Document Actions

Birkbeck research project will provide new insight into the 'building blocks' of our brains

A grant of £1.7 million will allow Professor Carolyn Moores to research disease-causing defects in neuronal function.

Professor Carolyn Moores from Birkbeck’s Department of Biological Sciences has been granted £1.7 million of funding from the Medical Research Council (MRC), for a project which will help to understand of the causes of dementia, stroke and physical injury to the nervous system.

Healthy brain function depends on neurons, the billions of specialised cells which make up our brains. These neurons need to be connected to each other correctly, and these connections must be carefully maintained. If neuron connectivity breaks down, people can experience severe medical problems such as epilepsy, schizophrenia and neurodegenerative disorders. The MRC grant will fund Moores’ research, which aims to better understand the mechanisms that support neuronal health, and how it breaks down.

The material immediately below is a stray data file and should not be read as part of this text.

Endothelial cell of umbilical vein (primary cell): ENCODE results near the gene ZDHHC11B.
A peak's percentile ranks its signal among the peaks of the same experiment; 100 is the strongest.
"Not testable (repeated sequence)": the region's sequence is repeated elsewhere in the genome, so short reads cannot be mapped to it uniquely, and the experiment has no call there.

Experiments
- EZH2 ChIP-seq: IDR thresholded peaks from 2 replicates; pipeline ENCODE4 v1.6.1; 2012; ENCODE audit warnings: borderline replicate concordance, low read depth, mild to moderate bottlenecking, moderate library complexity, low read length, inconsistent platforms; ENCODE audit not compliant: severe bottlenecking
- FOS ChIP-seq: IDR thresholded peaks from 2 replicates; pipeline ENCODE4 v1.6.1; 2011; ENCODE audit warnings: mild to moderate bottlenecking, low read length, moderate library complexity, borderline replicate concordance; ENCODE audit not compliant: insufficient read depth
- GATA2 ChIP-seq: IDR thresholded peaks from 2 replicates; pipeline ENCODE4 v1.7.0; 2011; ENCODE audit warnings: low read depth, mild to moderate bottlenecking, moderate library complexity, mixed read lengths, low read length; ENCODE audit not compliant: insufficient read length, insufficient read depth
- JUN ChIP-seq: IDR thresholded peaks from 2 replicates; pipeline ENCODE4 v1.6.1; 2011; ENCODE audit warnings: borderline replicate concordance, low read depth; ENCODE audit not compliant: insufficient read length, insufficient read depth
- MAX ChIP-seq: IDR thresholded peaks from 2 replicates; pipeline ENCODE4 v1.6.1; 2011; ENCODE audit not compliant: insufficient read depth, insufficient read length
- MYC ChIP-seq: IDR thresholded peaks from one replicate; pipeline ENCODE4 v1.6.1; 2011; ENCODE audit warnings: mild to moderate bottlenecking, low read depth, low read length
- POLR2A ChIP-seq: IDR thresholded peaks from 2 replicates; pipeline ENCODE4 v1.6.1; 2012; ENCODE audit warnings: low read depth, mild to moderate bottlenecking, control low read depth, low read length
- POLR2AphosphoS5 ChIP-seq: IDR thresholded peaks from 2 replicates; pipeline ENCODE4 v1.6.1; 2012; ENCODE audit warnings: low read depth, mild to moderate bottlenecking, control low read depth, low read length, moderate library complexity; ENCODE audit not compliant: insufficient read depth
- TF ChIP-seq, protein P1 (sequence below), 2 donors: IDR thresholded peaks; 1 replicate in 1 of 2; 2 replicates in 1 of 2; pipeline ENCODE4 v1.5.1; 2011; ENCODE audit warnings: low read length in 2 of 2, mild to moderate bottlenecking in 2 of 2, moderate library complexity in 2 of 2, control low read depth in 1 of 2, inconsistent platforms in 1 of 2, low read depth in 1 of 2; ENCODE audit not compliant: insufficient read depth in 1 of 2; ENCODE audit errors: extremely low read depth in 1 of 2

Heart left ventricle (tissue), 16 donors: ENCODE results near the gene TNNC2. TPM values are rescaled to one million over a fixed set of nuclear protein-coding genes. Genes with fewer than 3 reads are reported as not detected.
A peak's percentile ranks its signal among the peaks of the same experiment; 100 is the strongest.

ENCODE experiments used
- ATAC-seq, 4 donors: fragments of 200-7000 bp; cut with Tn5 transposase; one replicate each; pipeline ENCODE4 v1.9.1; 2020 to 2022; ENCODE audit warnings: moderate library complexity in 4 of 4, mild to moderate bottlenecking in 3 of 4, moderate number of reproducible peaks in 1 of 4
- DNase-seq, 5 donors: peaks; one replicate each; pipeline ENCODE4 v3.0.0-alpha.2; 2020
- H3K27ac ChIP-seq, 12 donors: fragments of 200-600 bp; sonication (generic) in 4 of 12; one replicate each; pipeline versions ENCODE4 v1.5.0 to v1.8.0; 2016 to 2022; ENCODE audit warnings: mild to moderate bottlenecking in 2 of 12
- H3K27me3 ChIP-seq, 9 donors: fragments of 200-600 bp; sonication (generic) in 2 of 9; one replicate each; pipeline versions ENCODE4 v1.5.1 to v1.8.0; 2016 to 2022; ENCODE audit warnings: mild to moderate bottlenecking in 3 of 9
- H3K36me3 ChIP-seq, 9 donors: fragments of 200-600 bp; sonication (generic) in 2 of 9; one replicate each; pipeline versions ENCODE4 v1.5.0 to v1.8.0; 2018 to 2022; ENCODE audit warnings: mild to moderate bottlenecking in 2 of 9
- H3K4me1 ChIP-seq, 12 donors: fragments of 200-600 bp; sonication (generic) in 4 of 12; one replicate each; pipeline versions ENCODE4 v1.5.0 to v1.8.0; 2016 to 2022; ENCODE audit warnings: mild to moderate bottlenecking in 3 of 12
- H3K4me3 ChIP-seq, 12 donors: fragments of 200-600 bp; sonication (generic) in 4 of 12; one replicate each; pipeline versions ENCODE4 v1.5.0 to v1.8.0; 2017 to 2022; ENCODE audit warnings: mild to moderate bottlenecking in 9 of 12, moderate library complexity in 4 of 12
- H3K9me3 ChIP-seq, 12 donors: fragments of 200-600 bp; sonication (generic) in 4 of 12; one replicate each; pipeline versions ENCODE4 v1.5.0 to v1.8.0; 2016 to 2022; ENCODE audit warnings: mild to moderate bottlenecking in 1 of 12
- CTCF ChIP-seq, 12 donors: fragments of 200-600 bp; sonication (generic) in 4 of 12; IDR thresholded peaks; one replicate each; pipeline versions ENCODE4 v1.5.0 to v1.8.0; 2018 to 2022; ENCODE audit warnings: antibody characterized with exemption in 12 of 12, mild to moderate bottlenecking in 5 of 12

She explained: “In the same way that our body has a skeleton that provides us with support and strength, neurons have a skeleton – called the cytoskeleton - which also gives them support and strength. Breakdown of the neuronal cytoskeleton is associated with developmental syndromes, neurodegenerative diseases and neuropsychiatric illness.

“My research team studies the ‘scaffolding’ inside neurons known as microtubules. We use a very powerful microscope called an electron microscope to take pictures of individual microtubules and then use computers to combine these pictures to calculate their three-dimensional shape. Using this information, we will be able to understand disease-causing defects to particular machinery components.

“In the future, this knowledge may allow us to target and repair the broken parts of the cytoskeleton machinery in diseased or damaged neurons. This could allow alleviation of symptoms associated with dementia, stroke and physical injury.”

Moores’ project will begin in December 2017 and is expected to last five years. 

Further Information